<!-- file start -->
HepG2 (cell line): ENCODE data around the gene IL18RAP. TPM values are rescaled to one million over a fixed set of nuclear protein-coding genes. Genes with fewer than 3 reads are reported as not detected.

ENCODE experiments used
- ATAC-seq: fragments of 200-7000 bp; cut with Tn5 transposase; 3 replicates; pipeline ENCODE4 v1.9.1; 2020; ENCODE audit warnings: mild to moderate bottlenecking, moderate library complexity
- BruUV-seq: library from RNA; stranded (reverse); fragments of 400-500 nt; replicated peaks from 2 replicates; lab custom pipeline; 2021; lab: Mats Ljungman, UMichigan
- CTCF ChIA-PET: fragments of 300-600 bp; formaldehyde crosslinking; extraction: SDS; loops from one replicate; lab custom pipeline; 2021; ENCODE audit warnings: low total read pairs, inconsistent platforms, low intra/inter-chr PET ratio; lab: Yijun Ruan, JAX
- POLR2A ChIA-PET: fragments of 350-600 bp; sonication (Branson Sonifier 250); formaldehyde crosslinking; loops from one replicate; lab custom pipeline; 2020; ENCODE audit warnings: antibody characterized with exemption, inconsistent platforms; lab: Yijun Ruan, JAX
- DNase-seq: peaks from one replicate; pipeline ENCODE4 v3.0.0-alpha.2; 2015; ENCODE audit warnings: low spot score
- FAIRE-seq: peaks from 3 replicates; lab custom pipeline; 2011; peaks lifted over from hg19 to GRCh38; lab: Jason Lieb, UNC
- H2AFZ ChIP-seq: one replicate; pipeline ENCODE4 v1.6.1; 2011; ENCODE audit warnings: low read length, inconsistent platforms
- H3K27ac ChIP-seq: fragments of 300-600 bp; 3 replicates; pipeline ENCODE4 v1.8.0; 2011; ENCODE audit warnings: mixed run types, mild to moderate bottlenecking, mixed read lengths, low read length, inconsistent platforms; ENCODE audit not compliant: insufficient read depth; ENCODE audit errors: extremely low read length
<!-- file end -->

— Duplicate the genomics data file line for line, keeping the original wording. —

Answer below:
HepG2 (cell line): ENCODE data around the gene IL18RAP. TPM values are rescaled to one million over a fixed set of nuclear protein-coding genes. Genes with fewer than 3 reads are reported as not detected.

ENCODE experiments used
- ATAC-seq: fragments of 200-7000 bp; cut with Tn5 transposase; 3 replicates; pipeline ENCODE4 v1.9.1; 2020; ENCODE audit warnings: mild to moderate bottlenecking, moderate library complexity
- BruUV-seq: library from RNA; stranded (reverse); fragments of 400-500 nt; replicated peaks from 2 replicates; lab custom pipeline; 2021; lab: Mats Ljungman, UMichigan
- CTCF ChIA-PET: fragments of 300-600 bp; formaldehyde crosslinking; extraction: SDS; loops from one replicate; lab custom pipeline; 2021; ENCODE audit warnings: low total read pairs, inconsistent platforms, low intra/inter-chr PET ratio; lab: Yijun Ruan, JAX
- POLR2A ChIA-PET: fragments of 350-600 bp; sonication (Branson Sonifier 250); formaldehyde crosslinking; loops from one replicate; lab custom pipeline; 2020; ENCODE audit warnings: antibody characterized with exemption, inconsistent platforms; lab: Yijun Ruan, JAX
- DNase-seq: peaks from one replicate; pipeline ENCODE4 v3.0.0-alpha.2; 2015; ENCODE audit warnings: low spot score
- FAIRE-seq: peaks from 3 replicates; lab custom pipeline; 2011; peaks lifted over from hg19 to GRCh38; lab: Jason Lieb, UNC
- H2AFZ ChIP-seq: one replicate; pipeline ENCODE4 v1.6.1; 2011; ENCODE audit warnings: low read length, inconsistent platforms
- H3K27ac ChIP-seq: fragments of 300-600 bp; 3 replicates; pipeline ENCODE4 v1.8.0; 2011; ENCODE audit warnings: mixed run types, mild to moderate bottlenecking, mixed read lengths, low read length, inconsistent platforms; ENCODE audit not compliant: insufficient read depth; ENCODE audit errors: extremely low read length